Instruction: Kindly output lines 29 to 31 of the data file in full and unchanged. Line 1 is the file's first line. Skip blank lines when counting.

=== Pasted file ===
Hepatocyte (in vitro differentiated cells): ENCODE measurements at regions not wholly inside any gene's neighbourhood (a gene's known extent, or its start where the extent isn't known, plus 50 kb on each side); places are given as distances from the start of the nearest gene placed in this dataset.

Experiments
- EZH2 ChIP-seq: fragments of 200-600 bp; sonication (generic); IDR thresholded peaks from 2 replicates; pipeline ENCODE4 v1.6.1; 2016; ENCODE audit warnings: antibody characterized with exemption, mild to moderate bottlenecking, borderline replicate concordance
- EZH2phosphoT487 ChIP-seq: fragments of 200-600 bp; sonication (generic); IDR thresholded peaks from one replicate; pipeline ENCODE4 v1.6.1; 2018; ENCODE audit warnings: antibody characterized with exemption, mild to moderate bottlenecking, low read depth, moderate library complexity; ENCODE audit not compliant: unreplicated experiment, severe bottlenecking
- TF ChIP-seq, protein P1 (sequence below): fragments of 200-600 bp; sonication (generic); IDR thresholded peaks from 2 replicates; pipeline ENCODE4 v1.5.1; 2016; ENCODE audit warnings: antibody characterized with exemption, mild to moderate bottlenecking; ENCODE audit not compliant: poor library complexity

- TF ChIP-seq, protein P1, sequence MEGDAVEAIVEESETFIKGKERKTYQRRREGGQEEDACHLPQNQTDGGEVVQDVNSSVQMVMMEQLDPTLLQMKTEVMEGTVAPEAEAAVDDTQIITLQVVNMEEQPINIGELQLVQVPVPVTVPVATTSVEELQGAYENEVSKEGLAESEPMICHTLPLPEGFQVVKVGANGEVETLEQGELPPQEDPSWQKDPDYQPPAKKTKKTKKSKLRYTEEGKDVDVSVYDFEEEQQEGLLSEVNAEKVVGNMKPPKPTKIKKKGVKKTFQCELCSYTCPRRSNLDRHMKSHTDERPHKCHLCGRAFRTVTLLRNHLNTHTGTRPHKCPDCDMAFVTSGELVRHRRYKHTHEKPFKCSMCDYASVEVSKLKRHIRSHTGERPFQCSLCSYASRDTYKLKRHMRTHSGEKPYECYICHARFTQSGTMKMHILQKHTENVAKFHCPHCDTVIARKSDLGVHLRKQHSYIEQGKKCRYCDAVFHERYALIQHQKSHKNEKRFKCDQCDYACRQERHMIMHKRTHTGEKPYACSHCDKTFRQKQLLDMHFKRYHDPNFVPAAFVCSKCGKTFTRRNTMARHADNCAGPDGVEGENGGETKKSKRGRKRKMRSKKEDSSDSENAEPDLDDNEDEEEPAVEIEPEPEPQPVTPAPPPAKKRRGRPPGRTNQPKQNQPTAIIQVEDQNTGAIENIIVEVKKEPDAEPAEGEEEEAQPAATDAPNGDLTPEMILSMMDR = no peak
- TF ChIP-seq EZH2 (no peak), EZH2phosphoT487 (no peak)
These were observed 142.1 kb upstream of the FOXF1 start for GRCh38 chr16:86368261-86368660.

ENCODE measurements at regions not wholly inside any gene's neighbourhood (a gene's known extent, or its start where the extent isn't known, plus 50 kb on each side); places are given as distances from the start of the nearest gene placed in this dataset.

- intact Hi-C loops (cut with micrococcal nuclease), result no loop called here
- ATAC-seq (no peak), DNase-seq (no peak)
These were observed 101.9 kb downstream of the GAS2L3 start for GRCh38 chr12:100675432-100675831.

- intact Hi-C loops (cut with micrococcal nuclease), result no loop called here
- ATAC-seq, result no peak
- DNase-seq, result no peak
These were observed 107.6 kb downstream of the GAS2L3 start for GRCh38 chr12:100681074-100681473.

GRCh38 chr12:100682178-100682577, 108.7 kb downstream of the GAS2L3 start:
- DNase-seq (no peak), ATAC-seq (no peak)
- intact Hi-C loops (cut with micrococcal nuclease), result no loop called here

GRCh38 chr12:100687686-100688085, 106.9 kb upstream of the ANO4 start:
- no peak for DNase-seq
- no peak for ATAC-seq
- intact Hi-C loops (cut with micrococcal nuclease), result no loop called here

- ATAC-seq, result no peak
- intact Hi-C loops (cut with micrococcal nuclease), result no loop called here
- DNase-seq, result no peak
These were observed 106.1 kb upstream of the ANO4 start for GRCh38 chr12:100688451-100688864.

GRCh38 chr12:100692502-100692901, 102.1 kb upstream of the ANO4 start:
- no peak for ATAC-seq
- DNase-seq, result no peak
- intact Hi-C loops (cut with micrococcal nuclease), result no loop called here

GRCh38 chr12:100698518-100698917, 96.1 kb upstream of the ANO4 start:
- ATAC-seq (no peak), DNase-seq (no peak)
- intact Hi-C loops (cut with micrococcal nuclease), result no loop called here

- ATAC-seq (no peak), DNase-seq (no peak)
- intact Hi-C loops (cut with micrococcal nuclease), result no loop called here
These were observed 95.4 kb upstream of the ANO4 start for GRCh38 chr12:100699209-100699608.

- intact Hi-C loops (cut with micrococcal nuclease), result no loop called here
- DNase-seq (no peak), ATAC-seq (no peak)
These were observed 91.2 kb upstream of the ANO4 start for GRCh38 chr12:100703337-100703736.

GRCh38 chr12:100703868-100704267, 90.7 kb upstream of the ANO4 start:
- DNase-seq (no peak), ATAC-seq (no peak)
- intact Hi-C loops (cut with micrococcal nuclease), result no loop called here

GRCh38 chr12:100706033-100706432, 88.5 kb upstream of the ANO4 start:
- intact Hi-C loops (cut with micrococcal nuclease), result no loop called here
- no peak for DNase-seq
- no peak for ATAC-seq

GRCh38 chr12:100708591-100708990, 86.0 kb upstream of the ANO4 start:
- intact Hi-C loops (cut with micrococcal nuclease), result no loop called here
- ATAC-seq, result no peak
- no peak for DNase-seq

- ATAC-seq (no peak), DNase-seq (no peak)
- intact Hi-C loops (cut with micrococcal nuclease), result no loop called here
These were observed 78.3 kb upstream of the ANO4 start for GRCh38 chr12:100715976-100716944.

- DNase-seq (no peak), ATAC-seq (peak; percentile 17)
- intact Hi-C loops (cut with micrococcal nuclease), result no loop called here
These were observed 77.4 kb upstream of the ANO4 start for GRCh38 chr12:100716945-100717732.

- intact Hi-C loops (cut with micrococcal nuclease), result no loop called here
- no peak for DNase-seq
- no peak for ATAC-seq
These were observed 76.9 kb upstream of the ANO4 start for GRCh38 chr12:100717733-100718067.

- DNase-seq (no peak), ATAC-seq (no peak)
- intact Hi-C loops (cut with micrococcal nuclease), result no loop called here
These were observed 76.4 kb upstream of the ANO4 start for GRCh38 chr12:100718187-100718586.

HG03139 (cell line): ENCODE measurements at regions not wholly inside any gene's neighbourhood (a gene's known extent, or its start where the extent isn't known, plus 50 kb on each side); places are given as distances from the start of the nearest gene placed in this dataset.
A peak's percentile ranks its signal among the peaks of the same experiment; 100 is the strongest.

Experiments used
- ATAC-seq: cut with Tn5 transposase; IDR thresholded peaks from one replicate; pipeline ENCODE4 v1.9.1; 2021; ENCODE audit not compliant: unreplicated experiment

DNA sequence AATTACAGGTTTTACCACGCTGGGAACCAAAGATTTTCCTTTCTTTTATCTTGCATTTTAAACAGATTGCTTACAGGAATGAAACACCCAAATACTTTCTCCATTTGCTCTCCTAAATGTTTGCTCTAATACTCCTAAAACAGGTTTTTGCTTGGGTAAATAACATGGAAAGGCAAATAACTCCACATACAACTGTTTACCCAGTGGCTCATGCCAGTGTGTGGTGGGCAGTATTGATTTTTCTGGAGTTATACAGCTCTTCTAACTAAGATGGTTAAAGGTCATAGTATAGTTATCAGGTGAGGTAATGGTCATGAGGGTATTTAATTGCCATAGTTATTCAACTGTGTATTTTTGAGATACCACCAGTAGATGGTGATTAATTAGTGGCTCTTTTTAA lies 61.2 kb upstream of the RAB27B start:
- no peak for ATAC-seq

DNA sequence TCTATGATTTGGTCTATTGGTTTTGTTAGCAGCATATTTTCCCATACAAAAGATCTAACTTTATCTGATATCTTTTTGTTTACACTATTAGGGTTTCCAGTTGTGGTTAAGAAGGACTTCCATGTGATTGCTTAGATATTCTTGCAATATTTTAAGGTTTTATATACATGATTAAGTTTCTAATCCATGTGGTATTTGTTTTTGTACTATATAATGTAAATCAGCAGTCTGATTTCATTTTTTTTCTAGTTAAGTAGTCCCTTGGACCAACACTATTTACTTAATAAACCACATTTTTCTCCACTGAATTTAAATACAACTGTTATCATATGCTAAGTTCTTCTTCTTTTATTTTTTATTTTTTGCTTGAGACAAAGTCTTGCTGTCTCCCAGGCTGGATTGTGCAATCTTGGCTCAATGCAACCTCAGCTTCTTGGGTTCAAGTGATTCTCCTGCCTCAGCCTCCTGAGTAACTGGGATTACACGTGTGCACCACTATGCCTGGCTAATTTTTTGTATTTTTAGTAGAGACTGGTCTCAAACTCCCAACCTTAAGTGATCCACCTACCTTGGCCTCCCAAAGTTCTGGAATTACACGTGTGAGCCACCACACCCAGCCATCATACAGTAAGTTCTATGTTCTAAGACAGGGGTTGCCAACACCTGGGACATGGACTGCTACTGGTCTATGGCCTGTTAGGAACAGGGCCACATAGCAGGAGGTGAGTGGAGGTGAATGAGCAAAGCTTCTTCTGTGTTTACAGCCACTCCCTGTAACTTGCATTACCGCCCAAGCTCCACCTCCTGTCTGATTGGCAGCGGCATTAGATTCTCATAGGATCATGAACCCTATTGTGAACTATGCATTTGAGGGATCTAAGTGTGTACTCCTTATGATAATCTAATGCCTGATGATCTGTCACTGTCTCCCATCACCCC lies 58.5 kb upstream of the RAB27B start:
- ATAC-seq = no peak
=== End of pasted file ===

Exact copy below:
- no peak for ATAC-seq
- DNase-seq, result no peak
- intact Hi-C loops (cut with micrococcal nuclease), result no loop called here